[XQuery Talk Mailing List Archive Home] [By Date] [By Thread] [By Subject] [By Author] [Recent Entries] [Reply To This Message]

ANSWERS to "What's wrong with XQuery" question

James Fuller james.fuller.2007 at gmail.com
Mon Jul 26 09:49:28 PDT 2010


  ANSWERS to "What's wrong with XQuery" question
> James Fuller said:
> * nosql databases have made inroads where xml databases have not, and
> this is mostly down to aspects of comparable scale and performance ...
> Daniela Florescu said in response:
> Huh. No sure about that.
> While there are fundamental principles that those guys got right (i.e. no
> schema
> and no ACID transactions in distributed systems), they missed high level
> declarative programming,
> and, my God, don't forget that one can prove that Cassandra in current
> incarnation
> looses updates. (and Cassandra is probably the best among them..)
> [[ not that updates get DELAYED, which is OK, they are literally LOST]]
> I mean: what do you think Oracle (or DB2, or SQLServer, or MySQL)
> customers will think about that !???

yes, data loss is not ever an acceptable scenario in 2010!

lets not forget that there will be customers who will decide on
'should I pay a license' or is using open source acceptable.

I think nosql is reminding us that we can look at all that RDBMS are
and think about the future and reconsider assumptions.

> James Fuller said:
> Also, lets remember that nosql has some very
> deep pockets when it comes to what companies are supporting the
> development of these standards/implementations ...
> Daniela Florescu said in response:
> I think you are getting things wrong :-)
> There are WAY deeper pockets around XML then around NoSQL.
> [[ just a thought: NIEM is an XML standard, BPEL is an XML standard,
> and HL7 is an XML standard  :-)]]
> There is just more NOISE around NoSQL .
> Just don't be fooled by the  relative silence around XML.
> (Only fools confuse silence with nothigness :-)

agreed, I am talking about the developer 'mind share' (u mentioned in
previous posts) ... BPEL/NIEM/HL7/XBRL are enterprise technologies
which IMHO foster little grassroots support with developers (web or
otherwise) who have no need of ever using these technologies until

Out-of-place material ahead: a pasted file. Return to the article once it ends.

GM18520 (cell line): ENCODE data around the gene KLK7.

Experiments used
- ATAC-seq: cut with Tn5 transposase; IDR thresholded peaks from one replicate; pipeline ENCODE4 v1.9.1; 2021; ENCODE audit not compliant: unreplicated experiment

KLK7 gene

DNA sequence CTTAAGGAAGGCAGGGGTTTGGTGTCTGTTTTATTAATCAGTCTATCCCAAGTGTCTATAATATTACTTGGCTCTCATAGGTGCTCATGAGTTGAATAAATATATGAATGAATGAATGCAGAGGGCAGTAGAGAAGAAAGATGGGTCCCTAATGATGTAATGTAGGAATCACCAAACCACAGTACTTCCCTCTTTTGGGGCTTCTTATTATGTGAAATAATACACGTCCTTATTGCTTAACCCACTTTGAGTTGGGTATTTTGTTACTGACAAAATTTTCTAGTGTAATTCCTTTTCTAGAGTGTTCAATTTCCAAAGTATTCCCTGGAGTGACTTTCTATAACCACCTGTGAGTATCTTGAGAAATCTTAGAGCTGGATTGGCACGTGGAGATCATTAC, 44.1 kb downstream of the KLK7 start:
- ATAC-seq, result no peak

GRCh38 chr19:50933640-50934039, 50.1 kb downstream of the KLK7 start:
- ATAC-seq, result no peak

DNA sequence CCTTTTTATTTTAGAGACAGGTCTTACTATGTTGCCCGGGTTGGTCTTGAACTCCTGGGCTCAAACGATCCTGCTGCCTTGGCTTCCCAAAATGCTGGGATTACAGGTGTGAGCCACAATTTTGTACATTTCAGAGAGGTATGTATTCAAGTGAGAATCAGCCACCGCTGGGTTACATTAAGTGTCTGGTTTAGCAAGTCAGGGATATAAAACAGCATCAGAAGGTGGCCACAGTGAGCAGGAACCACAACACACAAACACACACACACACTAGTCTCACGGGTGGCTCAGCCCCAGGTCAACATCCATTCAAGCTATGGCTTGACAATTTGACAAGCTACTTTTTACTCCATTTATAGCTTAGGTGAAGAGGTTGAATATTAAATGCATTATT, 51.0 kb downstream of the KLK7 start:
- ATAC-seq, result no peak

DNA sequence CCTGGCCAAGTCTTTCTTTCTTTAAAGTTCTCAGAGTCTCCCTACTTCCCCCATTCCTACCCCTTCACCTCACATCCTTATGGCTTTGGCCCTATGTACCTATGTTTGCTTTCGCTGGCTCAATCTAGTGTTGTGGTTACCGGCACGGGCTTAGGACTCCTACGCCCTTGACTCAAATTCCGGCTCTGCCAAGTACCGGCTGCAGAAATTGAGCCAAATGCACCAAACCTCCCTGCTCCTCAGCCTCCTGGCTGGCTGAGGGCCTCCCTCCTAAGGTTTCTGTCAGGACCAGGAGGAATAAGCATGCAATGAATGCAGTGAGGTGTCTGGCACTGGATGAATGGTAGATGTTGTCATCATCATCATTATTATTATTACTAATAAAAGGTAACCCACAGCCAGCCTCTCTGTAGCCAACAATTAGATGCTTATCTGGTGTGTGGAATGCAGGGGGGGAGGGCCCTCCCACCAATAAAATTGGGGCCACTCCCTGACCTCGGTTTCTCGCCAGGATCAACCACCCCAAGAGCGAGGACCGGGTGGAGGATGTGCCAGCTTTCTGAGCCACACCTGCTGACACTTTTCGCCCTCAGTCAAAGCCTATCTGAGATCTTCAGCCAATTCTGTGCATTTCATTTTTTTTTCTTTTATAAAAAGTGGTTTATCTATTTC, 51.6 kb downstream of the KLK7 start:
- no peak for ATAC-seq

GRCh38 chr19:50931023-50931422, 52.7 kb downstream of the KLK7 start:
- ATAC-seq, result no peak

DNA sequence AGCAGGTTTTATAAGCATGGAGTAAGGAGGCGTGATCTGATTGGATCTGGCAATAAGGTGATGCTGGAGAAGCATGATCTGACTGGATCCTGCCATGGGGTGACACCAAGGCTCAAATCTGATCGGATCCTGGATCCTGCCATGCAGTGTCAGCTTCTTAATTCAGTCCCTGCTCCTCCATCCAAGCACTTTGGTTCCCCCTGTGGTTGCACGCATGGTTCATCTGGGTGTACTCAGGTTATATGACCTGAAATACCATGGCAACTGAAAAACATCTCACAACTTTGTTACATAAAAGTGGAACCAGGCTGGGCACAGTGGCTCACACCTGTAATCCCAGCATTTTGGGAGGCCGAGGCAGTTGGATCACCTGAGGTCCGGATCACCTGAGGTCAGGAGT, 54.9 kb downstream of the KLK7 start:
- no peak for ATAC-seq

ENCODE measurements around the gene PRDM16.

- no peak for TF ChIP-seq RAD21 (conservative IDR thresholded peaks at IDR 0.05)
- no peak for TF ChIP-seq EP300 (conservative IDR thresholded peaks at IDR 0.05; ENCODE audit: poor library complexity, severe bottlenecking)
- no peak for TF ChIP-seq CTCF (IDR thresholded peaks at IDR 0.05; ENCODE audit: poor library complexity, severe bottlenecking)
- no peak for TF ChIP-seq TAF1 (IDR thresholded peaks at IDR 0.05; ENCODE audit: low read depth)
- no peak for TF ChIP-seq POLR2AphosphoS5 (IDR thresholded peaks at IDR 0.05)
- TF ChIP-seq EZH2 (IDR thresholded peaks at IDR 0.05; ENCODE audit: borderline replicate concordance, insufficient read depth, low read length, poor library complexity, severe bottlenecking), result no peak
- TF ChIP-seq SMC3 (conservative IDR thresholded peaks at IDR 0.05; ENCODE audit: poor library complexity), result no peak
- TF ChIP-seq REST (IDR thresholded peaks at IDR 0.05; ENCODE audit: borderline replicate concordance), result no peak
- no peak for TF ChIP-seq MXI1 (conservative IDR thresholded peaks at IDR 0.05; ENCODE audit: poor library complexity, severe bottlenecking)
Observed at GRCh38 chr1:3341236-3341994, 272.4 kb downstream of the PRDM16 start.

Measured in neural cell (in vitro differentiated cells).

they are developing software within the enterprise. I would also note
that the level of transparency or information sharing between these
communities is mismatched. The nosql crowd is offering open source
technologies which impart 'planet scaling' using interesting (albeit
sometimes flawed) and accessible techniques that developers can try
out now.

For example,

http://royal.pingdom.com/2010/06/18/the-software-behind-facebook/

shows thats a pretty high level of transparency of what Facebook is
using to get work done but I know that there is also a lot of big
enterprise workhorses supporting things at Facebook just as well.

Perhaps this is yet again showing that Open Source is superior
development approach ... e.g. maybe today their technologies dont work
perfectly but by open sourcing and involving other developers, high
transparency and evolution will probably take over and present more
capable software in the future as they 'iterate' development.

I think we need to be careful about catering for the needs of a few groups

* 'Browser/js generation': what are we offering to the web people of
today who want to learn technologies that make their lives easier and
cooler ?

* 'Planet wide': what are we offering to the cool web people today,
who are trying to solve hard problems.

* 'Enterprise': over the past 5 years this group is embracing web
standards, but there is a sense that a lot of complexity is artificial
(as shown by 'planet wide' group) as there can be simpler ways to
solve problems. That being said, enterprise do have hard problems
which 'oversimplifying' can exacerbate.

* Everyone else (mobile, etc)

> Daniela Florescu said in response:
> OK. That's why I started this thread. What do you propose ?

* XML database vendors need to get organized

* investigate short hand XML for the 'javascript generation' asap

* investigate ways of pushing xpath deep into the web stack, e.g. both
client/server side as replacement for DOM (need to investigate
'setting' e.g. update scenarios)

* encourage/sponsor EXPATH & EXQUERY, along with CXAN repository

I have a few more thoughts but need to draft them a bit more clearly
before I present here.

James Fuller



PURCHASE STYLUS STUDIO ONLINE TODAY!

Purchasing Stylus Studio from our online shop is Easy, Secure and Value Priced!

Buy Stylus Studio Now

Download The World's Best XML IDE!

Accelerate XML development with our award-winning XML IDE - Download a free trial today!

Don't miss another message! Subscribe to this list today.
Email
First Name
Last Name
Company
Subscribe in XML format
RSS 2.0
Atom 0.3
Site Map | Privacy Policy | Terms of Use | Trademarks
Free Stylus Studio XML Training:
W3C Member
Stylus Studio® and DataDirect XQuery ™are products from DataDirect Technologies, is a registered trademark of Progress Software Corporation, in the U.S. and other countries. © 2004-2013 All Rights Reserved.